The rest of the movie is about Jack’s attempts to communicate non-verbally in a world where he is expected to speak. There is some hilarity because whatever happens to the tree happens to Jack as well; if it’s watered Jack gets wet; if fungicide is sprayed on it, Jack coughs. If squirrels run around its trunk playfully, Jack is tickled. You get my drift.

It also gives Eddie Murphy the opportunity to mug outrageously with twisted lips, eyes as wide as saucers and arched eyebrows. This gives him the look of a black constipated  Don Ameche from Cocoon doing an impression of Bette Davis while auditioning for “Project: Runway.” It’s unsettling to say the least.

This was actually filmed in 2008 (pre-Tower Heist) and is one in a long line of Murphy mis-fires (i.e. Meet Dave, Imagine That, The Adventures of Pluto Nash ad nauseam). This isn’t strictly a family movie but it isn’t very funny either. The sad part is most of the best humor comes from Duke, who made an indelible impression in Hot Tub Time Machine. Murphy has always been one of the better verbal comics and robbing him of his most effective weapon is a ballsy move but one that ultimately doesn’t pay off here.

Hopefully his work on Heist will have generated some better scripts for Murphy, although clearly his Oscar-winning turn in Dreamgirls didn’t. There is plenty of concept here, but the execution is tired and lame. Nothing unexpected happens, there are no laugh-out-loud moments and the comedy is pretty low-brow generally speaking. Movies like this one, which are mediocre at best, make me wonder how long it will be before Murphy’s films start going direct-to-home-video.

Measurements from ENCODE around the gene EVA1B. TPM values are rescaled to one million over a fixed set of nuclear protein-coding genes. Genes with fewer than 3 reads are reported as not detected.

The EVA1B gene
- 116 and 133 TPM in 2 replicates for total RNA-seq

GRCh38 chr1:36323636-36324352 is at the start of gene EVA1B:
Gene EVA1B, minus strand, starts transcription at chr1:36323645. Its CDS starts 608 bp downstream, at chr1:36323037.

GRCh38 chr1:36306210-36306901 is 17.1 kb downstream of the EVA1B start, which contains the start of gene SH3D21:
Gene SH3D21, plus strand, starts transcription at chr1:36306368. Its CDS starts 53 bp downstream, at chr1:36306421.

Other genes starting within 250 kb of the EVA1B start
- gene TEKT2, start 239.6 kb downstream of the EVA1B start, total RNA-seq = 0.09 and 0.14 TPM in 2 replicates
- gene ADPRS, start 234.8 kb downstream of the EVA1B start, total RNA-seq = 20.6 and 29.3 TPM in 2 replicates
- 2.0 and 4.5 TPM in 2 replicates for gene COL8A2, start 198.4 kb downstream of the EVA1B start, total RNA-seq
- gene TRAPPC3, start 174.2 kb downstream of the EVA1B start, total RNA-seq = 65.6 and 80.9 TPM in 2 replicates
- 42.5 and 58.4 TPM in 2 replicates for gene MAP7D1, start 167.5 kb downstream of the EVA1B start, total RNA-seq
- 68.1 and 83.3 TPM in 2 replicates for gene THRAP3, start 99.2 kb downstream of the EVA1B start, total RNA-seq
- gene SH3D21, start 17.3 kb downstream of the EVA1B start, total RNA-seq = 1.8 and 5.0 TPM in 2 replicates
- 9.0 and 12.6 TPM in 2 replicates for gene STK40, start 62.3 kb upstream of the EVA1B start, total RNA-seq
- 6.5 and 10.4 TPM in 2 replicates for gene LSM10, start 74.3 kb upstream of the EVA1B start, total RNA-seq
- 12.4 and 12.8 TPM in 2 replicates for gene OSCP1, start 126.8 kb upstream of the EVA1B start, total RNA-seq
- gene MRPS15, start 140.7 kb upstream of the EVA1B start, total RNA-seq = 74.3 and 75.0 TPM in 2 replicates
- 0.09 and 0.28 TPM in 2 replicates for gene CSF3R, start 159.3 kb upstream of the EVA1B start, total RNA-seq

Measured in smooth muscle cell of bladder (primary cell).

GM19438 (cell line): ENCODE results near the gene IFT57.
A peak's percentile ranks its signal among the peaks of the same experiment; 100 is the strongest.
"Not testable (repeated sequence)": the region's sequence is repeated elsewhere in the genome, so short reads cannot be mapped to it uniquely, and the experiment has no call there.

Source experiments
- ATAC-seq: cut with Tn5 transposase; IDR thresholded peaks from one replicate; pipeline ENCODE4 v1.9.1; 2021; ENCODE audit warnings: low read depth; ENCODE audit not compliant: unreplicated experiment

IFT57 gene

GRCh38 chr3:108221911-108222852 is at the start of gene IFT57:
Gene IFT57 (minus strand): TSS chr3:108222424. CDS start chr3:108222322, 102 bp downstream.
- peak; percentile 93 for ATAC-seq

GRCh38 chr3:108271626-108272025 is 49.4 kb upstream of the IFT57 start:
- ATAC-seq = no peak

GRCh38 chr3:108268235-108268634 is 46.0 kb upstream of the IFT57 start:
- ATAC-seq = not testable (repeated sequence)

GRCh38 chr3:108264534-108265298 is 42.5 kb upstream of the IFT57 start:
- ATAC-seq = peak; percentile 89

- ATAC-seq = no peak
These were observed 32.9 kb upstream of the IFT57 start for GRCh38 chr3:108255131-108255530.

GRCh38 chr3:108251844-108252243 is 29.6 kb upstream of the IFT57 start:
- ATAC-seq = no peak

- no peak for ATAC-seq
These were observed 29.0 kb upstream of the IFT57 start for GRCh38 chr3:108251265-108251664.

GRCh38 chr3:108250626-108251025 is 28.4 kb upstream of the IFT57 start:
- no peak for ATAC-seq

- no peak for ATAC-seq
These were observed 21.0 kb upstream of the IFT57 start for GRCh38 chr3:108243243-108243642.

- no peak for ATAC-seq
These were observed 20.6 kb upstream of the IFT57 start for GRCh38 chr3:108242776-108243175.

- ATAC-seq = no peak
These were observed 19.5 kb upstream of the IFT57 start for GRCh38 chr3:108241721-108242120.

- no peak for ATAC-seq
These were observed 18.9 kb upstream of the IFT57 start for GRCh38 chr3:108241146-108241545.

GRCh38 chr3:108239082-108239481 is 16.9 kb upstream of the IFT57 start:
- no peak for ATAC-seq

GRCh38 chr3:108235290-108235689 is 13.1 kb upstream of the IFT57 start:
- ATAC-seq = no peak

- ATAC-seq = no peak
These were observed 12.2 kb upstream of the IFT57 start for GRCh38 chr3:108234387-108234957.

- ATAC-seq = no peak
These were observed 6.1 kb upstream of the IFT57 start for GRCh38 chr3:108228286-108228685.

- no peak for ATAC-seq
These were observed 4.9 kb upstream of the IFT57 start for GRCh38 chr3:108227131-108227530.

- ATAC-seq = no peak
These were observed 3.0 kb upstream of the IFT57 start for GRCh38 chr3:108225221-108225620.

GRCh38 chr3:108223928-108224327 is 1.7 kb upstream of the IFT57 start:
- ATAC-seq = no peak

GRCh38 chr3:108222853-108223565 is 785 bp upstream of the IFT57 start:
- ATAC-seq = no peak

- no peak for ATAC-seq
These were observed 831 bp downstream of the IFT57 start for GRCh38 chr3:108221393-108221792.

REASONS TO GO: There are a few mildly amusing moments. Duke gets most of the laughs.

REASONS TO STAY: Another family-oriented Murphy comedy that isn’t laugh-out-loud funny. All concept and no execution.

FAMILY VALUES: There are a few bad words here and there, some sexual dialogue and a bit of drug humor.

TRIVIAL PURSUIT: This is the third movie that Murphy has been directed by Robbins in, the first two being Norbit and Meet Dave. It is also the first one of the three not to have the lead character’s name in the title.

CRITICAL MASS: As of 3/20/12: Rotten Tomatoes: 0% positive reviews. Metacritic: 26/100. The reviews are bad, bad, bad!

COMPARISON SHOPPING: Liar, Liar

TREE LOVERS: While the Bodhi tree is a real tree (remarkable for its heart-shaped leaves) the one in the film is not.

FINAL RATING: 5/10

NEXT: The Maiden Heist